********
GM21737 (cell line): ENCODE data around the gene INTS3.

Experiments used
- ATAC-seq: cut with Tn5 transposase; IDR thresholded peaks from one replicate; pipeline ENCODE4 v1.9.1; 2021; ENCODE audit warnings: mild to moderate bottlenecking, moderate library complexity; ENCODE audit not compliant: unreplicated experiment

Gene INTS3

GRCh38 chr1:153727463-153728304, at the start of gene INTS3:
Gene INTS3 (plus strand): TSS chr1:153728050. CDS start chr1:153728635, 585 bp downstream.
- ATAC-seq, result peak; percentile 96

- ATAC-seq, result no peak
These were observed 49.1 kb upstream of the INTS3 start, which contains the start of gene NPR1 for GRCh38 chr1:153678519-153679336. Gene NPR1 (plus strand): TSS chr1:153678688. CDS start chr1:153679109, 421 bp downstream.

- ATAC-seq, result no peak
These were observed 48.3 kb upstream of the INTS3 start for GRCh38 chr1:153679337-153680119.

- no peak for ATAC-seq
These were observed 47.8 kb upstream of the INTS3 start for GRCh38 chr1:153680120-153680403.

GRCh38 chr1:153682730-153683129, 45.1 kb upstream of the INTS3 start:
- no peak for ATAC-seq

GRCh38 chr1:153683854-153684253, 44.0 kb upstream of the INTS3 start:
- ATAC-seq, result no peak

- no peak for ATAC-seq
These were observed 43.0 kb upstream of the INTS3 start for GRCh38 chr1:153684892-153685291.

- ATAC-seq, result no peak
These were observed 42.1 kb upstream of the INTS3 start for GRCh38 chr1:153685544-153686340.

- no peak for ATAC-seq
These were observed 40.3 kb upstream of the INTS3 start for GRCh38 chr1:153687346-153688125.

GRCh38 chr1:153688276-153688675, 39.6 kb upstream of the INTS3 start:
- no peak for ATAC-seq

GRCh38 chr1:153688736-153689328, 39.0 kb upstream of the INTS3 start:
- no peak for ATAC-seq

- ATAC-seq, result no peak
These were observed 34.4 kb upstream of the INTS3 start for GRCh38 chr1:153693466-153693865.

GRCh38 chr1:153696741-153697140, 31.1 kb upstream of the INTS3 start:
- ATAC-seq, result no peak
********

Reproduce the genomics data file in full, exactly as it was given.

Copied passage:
GM21737 (cell line): ENCODE data around the gene INTS3.

Experiments used
- ATAC-seq: cut with Tn5 transposase; IDR thresholded peaks from one replicate; pipeline ENCODE4 v1.9.1; 2021; ENCODE audit warnings: mild to moderate bottlenecking, moderate library complexity; ENCODE audit not compliant: unreplicated experiment

Gene INTS3

GRCh38 chr1:153727463-153728304, at the start of gene INTS3:
Gene INTS3 (plus strand): TSS chr1:153728050. CDS start chr1:153728635, 585 bp downstream.
- ATAC-seq, result peak; percentile 96

- ATAC-seq, result no peak
These were observed 49.1 kb upstream of the INTS3 start, which contains the start of gene NPR1 for GRCh38 chr1:153678519-153679336. Gene NPR1 (plus strand): TSS chr1:153678688. CDS start chr1:153679109, 421 bp downstream.

- ATAC-seq, result no peak
These were observed 48.3 kb upstream of the INTS3 start for GRCh38 chr1:153679337-153680119.

- no peak for ATAC-seq
These were observed 47.8 kb upstream of the INTS3 start for GRCh38 chr1:153680120-153680403.

GRCh38 chr1:153682730-153683129, 45.1 kb upstream of the INTS3 start:
- no peak for ATAC-seq

GRCh38 chr1:153683854-153684253, 44.0 kb upstream of the INTS3 start:
- ATAC-seq, result no peak

- no peak for ATAC-seq
These were observed 43.0 kb upstream of the INTS3 start for GRCh38 chr1:153684892-153685291.

- ATAC-seq, result no peak
These were observed 42.1 kb upstream of the INTS3 start for GRCh38 chr1:153685544-153686340.

- no peak for ATAC-seq
These were observed 40.3 kb upstream of the INTS3 start for GRCh38 chr1:153687346-153688125.

GRCh38 chr1:153688276-153688675, 39.6 kb upstream of the INTS3 start:
- no peak for ATAC-seq

GRCh38 chr1:153688736-153689328, 39.0 kb upstream of the INTS3 start:
- no peak for ATAC-seq

- ATAC-seq, result no peak
These were observed 34.4 kb upstream of the INTS3 start for GRCh38 chr1:153693466-153693865.

GRCh38 chr1:153696741-153697140, 31.1 kb upstream of the INTS3 start:
- ATAC-seq, result no peak